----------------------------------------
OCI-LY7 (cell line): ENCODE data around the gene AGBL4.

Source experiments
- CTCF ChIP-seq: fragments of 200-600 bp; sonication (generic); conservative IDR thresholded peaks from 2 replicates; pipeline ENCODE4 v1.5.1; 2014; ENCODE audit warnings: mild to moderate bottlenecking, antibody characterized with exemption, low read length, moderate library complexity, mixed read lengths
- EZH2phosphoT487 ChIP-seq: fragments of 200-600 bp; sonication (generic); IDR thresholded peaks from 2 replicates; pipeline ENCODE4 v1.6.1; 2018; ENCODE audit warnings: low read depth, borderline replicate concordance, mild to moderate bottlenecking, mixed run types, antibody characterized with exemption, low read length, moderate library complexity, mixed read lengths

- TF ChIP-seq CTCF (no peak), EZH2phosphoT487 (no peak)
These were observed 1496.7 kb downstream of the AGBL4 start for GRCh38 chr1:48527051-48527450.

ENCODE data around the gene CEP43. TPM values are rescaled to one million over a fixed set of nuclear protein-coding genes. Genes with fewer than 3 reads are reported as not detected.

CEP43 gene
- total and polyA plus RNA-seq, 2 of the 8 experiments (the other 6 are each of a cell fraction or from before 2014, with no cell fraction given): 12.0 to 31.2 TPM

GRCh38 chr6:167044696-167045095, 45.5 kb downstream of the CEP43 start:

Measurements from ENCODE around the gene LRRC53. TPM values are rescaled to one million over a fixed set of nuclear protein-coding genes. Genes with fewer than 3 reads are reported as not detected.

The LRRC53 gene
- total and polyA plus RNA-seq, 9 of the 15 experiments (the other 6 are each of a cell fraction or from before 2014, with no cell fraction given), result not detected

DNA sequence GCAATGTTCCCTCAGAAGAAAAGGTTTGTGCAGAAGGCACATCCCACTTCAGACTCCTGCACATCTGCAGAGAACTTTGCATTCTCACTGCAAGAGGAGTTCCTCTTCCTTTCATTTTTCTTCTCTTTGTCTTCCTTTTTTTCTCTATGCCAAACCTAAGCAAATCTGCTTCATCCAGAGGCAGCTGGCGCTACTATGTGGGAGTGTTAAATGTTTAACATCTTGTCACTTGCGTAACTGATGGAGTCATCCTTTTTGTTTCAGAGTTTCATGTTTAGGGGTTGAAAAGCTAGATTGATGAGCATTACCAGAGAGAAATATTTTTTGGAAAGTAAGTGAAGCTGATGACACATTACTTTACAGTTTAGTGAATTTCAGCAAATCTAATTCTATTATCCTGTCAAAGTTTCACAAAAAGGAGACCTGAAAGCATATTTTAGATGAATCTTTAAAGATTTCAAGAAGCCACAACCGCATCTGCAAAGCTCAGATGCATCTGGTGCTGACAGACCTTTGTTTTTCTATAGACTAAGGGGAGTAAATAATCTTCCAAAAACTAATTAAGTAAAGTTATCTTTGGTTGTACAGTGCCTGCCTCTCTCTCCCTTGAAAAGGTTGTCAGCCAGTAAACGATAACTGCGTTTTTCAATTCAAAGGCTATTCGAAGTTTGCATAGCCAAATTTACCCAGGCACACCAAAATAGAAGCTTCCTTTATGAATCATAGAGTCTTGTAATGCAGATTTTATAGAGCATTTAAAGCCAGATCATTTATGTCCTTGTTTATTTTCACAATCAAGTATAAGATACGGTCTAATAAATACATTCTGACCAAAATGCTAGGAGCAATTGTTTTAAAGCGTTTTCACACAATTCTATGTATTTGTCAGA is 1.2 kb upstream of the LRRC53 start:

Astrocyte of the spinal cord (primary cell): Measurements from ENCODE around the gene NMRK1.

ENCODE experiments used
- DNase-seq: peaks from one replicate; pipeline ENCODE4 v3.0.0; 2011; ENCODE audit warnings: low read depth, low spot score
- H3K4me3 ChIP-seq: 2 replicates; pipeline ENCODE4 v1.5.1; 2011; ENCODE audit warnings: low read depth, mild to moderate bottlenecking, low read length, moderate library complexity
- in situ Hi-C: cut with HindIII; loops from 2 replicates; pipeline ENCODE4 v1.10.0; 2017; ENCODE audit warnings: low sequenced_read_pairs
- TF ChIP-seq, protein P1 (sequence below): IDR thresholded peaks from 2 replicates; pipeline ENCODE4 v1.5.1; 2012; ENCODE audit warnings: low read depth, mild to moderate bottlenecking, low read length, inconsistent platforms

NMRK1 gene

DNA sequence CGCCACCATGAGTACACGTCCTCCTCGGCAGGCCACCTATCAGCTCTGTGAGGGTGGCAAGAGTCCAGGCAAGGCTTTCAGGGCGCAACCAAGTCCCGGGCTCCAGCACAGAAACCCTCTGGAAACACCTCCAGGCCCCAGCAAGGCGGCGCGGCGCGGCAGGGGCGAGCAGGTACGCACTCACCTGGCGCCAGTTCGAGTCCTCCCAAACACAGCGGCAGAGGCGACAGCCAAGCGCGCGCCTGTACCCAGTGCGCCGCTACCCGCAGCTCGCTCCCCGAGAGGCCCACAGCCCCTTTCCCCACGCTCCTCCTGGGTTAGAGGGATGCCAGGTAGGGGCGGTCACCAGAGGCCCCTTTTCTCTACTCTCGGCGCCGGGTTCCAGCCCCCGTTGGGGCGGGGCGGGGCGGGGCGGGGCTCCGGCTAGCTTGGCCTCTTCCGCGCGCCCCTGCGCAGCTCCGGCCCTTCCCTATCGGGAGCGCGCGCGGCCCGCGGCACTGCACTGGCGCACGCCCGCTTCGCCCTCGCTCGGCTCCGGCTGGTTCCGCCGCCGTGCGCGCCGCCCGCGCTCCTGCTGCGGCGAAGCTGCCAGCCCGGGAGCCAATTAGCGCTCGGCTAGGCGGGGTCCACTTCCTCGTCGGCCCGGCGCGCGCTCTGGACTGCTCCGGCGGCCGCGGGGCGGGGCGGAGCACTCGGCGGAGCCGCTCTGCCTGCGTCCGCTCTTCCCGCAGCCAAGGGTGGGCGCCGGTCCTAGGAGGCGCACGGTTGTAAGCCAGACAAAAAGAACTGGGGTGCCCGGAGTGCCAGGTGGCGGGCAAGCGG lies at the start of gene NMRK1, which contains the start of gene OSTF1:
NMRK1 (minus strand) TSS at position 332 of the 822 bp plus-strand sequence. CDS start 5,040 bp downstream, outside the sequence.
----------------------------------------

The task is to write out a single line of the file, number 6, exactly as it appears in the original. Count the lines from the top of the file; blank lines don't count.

These were observed 1496.7 kb downstream of the AGBL4 start for GRCh38 chr1:48527051-48527450.